Although I have been puffing on the triumvirate equally, the looser drawing pathway in the cigar is (fairly predictably) burning a little quicker than the other two, and as the cigar starts to tighten for a second time it begins to become a problem. I remove the main band and push the miscreant up so that the coal is level with the others. The unfortunate side effect here is that one head is now impossible to puff on. Hopefully the proximity of the others will keep it going but, if not, I suppose I can always relight. Overall the cigar is excellent, burning very cool and presenting not the slightest hint of tar, even at this late stage. The notes are lightly herbal with a faintly earthy finish. I retrohale and get a creamy note for a minute that is far above this cigar’s pay-grade.
I finish off the beer and pour myself a small dram of the Glenfiddich as Davidé helps himself to another full tumbler. The swine is shitfaced, and slumped in his chair he gurgles with wet mirth as I make snide comments about the forty dollar’s worth of whiskey he has just inhaled. It’s an odd duck, the 125th Anniversary, with a shocking amount of peat for the Lairds of smooth Speyside. It’s not quite the tar pit of a Laphroaig or Lagavaulin, but there is a distinct iodine note in there. I’ve never been a fan of smoky whiskies with cigars as I find that they tend to bring out the worst from the leaf, exacerbating the bitterness of the tar. Fortunately, in the Partagás Culebras there’s no tar to exacerbate.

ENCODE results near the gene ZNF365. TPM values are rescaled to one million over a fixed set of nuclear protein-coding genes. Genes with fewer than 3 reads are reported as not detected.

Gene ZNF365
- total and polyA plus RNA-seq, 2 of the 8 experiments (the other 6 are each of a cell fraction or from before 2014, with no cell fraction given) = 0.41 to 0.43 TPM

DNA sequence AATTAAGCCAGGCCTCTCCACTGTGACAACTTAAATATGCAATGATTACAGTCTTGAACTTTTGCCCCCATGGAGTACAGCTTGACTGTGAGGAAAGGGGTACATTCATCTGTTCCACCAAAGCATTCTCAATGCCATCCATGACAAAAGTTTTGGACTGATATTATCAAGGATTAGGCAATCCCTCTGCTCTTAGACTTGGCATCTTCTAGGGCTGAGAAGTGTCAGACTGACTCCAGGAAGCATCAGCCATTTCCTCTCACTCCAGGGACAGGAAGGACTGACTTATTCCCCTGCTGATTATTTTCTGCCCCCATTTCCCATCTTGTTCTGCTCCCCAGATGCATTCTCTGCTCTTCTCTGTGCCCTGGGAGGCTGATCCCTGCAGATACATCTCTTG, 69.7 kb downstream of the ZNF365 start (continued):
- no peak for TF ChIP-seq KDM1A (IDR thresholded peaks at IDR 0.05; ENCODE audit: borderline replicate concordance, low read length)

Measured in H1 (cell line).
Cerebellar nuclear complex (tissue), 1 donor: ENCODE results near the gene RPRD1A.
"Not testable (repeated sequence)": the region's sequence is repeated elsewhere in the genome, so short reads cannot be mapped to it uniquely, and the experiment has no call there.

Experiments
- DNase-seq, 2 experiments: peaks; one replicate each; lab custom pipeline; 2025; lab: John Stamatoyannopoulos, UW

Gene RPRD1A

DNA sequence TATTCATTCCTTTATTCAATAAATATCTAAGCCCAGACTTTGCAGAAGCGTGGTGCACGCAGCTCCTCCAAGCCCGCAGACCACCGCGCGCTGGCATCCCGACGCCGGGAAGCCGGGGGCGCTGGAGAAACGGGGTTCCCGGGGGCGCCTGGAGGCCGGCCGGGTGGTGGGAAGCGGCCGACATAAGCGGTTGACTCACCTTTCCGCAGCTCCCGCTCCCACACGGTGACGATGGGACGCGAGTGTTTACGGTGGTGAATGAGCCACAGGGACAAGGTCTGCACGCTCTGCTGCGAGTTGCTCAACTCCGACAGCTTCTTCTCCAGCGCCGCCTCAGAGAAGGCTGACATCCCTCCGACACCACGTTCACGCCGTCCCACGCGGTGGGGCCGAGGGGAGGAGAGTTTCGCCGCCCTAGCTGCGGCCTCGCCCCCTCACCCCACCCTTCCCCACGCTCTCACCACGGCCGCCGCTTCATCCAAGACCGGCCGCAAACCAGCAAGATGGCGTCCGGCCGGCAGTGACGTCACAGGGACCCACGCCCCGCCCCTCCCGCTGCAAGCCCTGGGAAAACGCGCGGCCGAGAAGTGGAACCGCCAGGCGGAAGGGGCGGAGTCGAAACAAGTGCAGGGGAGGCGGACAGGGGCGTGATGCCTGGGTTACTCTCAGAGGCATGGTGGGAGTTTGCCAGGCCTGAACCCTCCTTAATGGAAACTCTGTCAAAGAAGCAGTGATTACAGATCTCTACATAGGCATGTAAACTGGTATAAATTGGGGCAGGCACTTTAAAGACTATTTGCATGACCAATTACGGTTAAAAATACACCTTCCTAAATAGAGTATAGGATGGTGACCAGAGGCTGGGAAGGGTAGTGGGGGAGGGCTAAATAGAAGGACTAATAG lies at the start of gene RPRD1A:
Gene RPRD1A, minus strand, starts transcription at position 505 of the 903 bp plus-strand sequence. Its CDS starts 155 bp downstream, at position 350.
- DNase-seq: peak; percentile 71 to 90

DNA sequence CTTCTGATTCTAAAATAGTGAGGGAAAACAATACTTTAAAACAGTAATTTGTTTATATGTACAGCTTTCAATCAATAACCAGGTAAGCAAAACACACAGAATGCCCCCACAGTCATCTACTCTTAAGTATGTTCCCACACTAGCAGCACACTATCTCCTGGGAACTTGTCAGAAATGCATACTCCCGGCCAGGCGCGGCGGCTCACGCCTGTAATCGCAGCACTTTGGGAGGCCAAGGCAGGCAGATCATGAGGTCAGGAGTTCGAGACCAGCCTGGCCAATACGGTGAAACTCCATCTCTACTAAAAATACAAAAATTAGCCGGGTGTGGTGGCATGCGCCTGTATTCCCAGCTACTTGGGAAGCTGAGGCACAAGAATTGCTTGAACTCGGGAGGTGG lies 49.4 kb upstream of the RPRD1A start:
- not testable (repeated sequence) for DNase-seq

Eventually I reach the inevitable point and have to untie the final ribbon, causing the cigar fall apart. Disassembled, it resembles three petite coronas, two in the final inch and one few centimetres longer. I smoke them down to three separate nubs, puffing in rotation.
In the end this is a very easy going, no-nonsense sort of a cigar. Were it a straight parejo it would no doubt be a sleeper favourite amongst Partagás fans. As it is it is a fun, perfectly smokable cigar that deserves more than novelty status. In fact, I really feel that should be more Culebras in the world: if you’re in the business of commissioning regional edition cigars, I strongly recommend you order up a paper-wrapped Fonseca Culebras, or at least a Ramón Allones one, because I certainly enjoyed this more than a PSD4.